The study results were published in the Physical Review E journal.
The analysis of space objects’ X-ray radiation is one of the most important methods of astrophysics. According to MEPhI researchers, black hole accretion disks, which consist of matter which falls into the hole and is heated to a plasma state, are one of the cosmic sources of strong X-ray radiation.
An international research team involving MEPhI scientists has managed to artificially obtain a small volume of plasma with characteristics identical to that thought found in a black hole accretion disk.
"Astrophysics has long been considered the purview of observers, since it seemed quite difficult to influence the phenomena it studies, and even more so to reproduce them. Our experiment is unique because the parameters of the obtained plasma don’t need to be scaled; they correspond to the actual parameters of the black hole accretion disk of close binary systems of the Cygnus X-1 type," Philipp Korneev, associate professor at the Institute of Laser and Plasma Technologies of MEPhI, noted.
According to scientists, a strong magnetic field, whose induction reaches several thousand Tesla, is the key factor in the formation of X-radiation sources of this type. The experiment was aimed at testing the method for creating such magnetic fields in plasma, developed jointly by scientists at Institute for Laser and Plasma Technologies MEPhI and the CELIA laboratory at Bordeaux University.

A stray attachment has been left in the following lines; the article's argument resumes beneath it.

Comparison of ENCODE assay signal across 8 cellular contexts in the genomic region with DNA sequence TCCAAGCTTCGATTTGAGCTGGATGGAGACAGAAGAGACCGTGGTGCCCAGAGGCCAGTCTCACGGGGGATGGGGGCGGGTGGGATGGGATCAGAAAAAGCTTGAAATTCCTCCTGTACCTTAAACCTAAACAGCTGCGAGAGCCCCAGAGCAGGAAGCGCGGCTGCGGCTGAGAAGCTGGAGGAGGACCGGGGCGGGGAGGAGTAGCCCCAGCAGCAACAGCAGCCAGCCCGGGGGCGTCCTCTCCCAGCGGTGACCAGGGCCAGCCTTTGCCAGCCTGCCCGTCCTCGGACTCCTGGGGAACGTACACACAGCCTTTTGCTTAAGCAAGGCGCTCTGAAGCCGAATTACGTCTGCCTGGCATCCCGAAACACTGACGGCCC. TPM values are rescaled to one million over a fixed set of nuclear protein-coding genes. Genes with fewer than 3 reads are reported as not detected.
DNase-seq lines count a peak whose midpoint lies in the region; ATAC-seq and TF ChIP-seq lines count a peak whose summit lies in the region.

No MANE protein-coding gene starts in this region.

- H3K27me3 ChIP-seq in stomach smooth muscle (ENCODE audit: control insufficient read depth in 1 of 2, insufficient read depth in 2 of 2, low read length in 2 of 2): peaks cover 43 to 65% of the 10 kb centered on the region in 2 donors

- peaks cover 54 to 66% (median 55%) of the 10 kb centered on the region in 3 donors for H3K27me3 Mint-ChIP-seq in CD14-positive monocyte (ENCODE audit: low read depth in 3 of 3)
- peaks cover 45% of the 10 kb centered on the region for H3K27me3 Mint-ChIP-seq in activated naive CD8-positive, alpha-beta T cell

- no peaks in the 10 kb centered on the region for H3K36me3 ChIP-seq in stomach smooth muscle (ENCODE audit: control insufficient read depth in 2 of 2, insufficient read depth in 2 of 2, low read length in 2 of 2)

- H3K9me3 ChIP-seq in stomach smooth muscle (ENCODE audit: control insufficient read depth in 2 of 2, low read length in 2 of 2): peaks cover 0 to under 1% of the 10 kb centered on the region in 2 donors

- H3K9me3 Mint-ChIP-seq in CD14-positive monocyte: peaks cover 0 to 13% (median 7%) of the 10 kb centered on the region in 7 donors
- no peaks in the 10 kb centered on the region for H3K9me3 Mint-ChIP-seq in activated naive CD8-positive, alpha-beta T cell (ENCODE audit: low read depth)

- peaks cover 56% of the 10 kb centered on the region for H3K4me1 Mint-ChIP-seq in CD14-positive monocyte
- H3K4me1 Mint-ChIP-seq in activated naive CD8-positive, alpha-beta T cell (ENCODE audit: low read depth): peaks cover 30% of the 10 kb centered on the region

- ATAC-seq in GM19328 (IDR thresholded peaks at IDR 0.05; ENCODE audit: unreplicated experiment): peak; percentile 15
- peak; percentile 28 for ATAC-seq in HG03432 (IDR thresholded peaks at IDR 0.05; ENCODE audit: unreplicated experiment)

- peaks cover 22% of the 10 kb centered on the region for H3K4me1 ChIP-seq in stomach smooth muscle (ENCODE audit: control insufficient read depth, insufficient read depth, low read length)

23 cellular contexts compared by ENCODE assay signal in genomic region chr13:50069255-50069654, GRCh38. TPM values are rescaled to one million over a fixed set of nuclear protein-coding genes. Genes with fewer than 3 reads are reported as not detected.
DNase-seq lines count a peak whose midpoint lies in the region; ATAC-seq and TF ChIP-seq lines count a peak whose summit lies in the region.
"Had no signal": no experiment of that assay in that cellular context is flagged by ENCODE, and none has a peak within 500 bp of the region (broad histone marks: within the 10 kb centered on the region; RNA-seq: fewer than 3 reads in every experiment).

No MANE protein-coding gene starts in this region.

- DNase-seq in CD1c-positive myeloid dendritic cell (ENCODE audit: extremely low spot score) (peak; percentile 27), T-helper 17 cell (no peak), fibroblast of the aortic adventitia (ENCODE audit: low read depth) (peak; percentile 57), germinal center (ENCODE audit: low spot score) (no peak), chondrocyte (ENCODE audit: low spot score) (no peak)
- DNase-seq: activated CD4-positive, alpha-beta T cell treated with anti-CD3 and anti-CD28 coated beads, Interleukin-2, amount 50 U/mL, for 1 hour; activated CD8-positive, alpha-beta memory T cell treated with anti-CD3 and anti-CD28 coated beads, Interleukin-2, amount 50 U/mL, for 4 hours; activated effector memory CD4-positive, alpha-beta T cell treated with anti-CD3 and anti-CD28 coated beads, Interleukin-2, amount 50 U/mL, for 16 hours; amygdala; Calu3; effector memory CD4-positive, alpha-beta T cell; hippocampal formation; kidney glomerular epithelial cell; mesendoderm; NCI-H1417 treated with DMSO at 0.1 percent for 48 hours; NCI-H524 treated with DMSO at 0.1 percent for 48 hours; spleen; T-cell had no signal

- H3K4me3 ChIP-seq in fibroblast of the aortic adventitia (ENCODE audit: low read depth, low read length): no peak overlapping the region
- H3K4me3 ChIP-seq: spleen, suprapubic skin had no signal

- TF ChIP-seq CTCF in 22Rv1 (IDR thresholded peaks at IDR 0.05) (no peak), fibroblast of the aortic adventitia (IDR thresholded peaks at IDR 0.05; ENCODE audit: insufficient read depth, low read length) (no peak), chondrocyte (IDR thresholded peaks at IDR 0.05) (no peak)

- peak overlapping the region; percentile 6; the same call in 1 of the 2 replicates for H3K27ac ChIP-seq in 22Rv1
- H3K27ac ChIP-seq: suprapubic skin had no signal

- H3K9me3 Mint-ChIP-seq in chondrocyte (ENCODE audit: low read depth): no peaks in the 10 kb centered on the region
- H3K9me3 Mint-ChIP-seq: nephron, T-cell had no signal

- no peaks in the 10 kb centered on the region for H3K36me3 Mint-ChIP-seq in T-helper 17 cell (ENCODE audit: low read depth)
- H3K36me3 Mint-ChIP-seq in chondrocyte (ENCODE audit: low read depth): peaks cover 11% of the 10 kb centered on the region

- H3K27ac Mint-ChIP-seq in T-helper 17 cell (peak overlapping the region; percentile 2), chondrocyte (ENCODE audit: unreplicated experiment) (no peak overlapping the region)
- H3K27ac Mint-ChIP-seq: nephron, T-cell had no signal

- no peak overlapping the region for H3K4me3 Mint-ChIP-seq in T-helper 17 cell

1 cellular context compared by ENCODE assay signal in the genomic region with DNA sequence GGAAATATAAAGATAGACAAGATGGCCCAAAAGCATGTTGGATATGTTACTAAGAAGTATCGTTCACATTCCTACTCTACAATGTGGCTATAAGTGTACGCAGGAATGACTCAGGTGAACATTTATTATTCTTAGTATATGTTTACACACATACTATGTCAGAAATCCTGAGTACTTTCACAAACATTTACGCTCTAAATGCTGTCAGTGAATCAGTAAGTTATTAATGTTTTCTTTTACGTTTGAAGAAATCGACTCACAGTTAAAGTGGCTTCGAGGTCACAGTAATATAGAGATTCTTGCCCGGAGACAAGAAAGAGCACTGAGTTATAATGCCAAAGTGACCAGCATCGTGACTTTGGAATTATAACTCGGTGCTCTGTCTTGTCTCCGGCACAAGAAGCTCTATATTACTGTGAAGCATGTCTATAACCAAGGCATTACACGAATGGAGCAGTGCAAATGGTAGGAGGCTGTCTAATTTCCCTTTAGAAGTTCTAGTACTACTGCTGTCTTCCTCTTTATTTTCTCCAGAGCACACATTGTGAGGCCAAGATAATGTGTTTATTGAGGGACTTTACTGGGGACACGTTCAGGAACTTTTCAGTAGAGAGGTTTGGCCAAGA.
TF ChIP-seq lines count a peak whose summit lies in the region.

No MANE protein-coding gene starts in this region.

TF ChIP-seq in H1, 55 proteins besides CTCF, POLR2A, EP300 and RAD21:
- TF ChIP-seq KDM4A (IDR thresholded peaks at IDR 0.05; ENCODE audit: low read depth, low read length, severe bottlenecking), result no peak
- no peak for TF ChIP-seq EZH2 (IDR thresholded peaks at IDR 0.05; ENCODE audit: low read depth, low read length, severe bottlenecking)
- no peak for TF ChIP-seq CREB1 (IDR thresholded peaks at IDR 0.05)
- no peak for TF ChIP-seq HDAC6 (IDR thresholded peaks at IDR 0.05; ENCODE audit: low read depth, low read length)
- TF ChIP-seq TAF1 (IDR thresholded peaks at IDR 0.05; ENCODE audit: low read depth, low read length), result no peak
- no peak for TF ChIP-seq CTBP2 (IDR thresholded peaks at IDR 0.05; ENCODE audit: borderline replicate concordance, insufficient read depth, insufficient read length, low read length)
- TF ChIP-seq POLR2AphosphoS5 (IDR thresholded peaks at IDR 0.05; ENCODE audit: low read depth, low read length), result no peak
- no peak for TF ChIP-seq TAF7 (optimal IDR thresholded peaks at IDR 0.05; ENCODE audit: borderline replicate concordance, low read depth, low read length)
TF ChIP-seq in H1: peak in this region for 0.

"The experiment has demonstrated that our method allows not only the creation of ultrahigh quasi-stationary magnetic fields of record magnitude, but also the simulation of the state of the plasma arising in them with a high density of matter energy and electromagnetic energy, which is in demand in modern laboratory astrophysics," Philipp Korneev said.
According to the researchers, the method is based on the reflection effect of a powerful laser beam along the target’s spiral-shaped inner surface. A rolled-up piece of thin foil several hundred microns in diameter was used as a target. A laser pulse with an energy of about 330 Joules and a duration of one picosecond was almost completely absorbed in the target’s hollow, creating a relativistic plasma and a magnetic field with an induction of more than 2,000 Tesla.
"Due to the fact that a rather powerful laser was focused on the target for such a short time, only 10-12 seconds, the pulse power turned out to be about 20 times higher than the power consumption of the entire energetics of the Earth. As a result, for several picoseconds, plasma formed in a volume on the target, with a temperature of billions of degrees, a density of 1018 particles per cm3 and a frozen-in magnetic field of more than 2,000 Tesla, which is comparable to the plasma parameters in the active region of X-ray sources", Philipp Korneev explained.
The resulting volume of hot, highly magnetised plasma was large enough to have the essential characteristics of a complete astrophysical system, the scientists said. According to the researchers, the geometry of the experiment contributed to that: inside the plasma volume, the magnetic fields were directed towards each other so that magnetic field annihilation took place in the area of contact of the opposing magnetic lines, creating particle streams with speeds close to the speed of light.
The international research team involved scientists from Japan (Osaka University), France (University of Bordeaux), Germany and Russia. The experiment was carried out using the LFEX laser facility at the Institute of Laser Engineering at Osaka University (Japan).